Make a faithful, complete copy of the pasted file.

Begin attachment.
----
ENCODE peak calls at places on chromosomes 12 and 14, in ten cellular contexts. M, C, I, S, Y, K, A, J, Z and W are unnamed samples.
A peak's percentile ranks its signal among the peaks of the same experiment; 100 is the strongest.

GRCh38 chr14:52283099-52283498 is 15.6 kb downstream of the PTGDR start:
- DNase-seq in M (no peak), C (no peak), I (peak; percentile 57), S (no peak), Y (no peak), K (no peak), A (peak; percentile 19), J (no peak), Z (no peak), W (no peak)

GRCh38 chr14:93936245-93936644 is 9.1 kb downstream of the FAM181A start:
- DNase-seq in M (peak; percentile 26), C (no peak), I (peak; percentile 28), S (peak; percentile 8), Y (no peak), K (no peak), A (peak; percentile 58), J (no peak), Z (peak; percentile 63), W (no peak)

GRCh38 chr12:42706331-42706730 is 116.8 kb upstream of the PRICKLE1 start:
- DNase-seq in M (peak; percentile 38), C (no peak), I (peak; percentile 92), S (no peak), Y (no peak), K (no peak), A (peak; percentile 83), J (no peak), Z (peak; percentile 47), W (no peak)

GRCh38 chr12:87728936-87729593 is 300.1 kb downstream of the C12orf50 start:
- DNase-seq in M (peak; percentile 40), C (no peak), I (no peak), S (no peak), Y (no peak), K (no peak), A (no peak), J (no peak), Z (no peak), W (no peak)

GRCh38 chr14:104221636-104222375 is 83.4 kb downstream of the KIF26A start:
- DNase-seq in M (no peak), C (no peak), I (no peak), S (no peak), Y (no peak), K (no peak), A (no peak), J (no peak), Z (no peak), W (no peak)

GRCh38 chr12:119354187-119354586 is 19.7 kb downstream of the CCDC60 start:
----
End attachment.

ENCODE peak calls at places on chromosomes 12 and 14, in ten cellular contexts. M, C, I, S, Y, K, A, J, Z and W are unnamed samples.
A peak's percentile ranks its signal among the peaks of the same experiment; 100 is the strongest.

GRCh38 chr14:52283099-52283498 is 15.6 kb downstream of the PTGDR start:
- DNase-seq in M (no peak), C (no peak), I (peak; percentile 57), S (no peak), Y (no peak), K (no peak), A (peak; percentile 19), J (no peak), Z (no peak), W (no peak)

GRCh38 chr14:93936245-93936644 is 9.1 kb downstream of the FAM181A start:
- DNase-seq in M (peak; percentile 26), C (no peak), I (peak; percentile 28), S (peak; percentile 8), Y (no peak), K (no peak), A (peak; percentile 58), J (no peak), Z (peak; percentile 63), W (no peak)

GRCh38 chr12:42706331-42706730 is 116.8 kb upstream of the PRICKLE1 start:
- DNase-seq in M (peak; percentile 38), C (no peak), I (peak; percentile 92), S (no peak), Y (no peak), K (no peak), A (peak; percentile 83), J (no peak), Z (peak; percentile 47), W (no peak)

GRCh38 chr12:87728936-87729593 is 300.1 kb downstream of the C12orf50 start:
- DNase-seq in M (peak; percentile 40), C (no peak), I (no peak), S (no peak), Y (no peak), K (no peak), A (no peak), J (no peak), Z (no peak), W (no peak)

GRCh38 chr14:104221636-104222375 is 83.4 kb downstream of the KIF26A start:
- DNase-seq in M (no peak), C (no peak), I (no peak), S (no peak), Y (no peak), K (no peak), A (no peak), J (no peak), Z (no peak), W (no peak)

GRCh38 chr12:119354187-119354586 is 19.7 kb downstream of the CCDC60 start: